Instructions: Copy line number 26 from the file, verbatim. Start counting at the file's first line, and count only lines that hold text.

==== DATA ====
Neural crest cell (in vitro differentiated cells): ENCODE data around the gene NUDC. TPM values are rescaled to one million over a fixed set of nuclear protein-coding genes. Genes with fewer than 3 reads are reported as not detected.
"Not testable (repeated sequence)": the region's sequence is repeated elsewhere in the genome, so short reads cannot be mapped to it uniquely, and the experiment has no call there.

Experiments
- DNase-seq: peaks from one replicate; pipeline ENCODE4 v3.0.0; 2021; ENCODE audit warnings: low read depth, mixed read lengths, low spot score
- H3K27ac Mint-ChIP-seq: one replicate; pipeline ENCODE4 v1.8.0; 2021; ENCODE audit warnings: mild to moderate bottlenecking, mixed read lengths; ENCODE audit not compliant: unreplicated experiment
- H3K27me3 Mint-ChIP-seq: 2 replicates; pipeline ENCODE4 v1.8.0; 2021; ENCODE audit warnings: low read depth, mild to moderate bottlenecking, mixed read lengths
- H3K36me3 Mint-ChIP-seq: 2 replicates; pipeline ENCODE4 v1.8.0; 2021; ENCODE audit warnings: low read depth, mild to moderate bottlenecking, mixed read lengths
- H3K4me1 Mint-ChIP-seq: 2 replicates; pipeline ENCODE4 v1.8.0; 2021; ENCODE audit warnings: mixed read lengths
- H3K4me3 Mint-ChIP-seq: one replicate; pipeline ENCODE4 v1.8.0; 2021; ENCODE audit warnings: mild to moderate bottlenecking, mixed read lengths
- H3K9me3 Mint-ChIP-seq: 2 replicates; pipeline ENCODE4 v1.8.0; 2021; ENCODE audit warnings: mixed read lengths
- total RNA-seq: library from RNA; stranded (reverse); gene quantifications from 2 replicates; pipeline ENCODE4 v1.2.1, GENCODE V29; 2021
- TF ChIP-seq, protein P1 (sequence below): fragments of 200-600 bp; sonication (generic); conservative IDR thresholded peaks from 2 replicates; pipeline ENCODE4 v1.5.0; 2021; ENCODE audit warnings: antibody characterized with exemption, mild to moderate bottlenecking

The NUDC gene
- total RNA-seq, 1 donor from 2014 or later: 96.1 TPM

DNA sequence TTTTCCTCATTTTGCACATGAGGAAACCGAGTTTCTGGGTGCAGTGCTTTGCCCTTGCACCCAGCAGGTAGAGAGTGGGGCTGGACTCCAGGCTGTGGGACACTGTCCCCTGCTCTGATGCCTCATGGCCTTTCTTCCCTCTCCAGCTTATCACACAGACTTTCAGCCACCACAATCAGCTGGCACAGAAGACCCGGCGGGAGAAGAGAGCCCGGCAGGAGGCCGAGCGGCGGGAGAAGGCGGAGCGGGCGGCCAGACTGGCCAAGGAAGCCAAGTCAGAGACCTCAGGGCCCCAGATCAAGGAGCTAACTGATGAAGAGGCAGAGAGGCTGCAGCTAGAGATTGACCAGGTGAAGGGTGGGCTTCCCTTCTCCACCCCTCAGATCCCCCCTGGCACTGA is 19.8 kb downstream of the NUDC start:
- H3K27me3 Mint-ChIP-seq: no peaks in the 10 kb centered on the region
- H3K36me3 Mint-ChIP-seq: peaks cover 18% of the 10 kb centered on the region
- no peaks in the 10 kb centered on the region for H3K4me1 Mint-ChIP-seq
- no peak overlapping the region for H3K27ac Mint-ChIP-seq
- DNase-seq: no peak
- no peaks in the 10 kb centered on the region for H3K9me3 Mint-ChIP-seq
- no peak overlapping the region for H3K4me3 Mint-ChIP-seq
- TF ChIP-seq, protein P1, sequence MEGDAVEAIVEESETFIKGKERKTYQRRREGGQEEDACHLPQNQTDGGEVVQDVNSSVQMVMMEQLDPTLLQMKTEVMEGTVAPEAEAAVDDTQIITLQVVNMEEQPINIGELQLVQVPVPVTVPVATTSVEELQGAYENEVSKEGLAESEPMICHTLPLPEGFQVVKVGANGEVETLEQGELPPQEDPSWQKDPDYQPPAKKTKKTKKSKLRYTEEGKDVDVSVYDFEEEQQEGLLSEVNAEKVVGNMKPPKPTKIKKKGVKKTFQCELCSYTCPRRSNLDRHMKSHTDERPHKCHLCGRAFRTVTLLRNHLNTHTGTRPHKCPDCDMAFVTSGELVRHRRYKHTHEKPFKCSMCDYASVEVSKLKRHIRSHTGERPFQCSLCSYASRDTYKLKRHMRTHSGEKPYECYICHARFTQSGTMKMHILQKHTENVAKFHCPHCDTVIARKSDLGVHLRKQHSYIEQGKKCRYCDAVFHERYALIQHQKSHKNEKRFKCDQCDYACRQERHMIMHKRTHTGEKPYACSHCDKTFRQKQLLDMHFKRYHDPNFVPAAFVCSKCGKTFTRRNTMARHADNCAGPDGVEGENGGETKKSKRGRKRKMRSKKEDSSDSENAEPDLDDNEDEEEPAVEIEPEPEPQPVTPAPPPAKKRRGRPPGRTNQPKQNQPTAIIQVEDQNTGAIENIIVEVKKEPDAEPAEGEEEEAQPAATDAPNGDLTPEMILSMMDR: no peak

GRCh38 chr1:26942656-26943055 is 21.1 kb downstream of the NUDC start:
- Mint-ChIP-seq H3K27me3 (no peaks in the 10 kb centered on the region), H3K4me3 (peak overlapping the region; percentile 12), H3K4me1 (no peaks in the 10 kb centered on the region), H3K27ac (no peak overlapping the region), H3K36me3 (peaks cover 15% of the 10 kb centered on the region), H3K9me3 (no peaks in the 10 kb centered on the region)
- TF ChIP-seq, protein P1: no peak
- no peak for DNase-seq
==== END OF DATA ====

- TF ChIP-seq, protein P1: no peak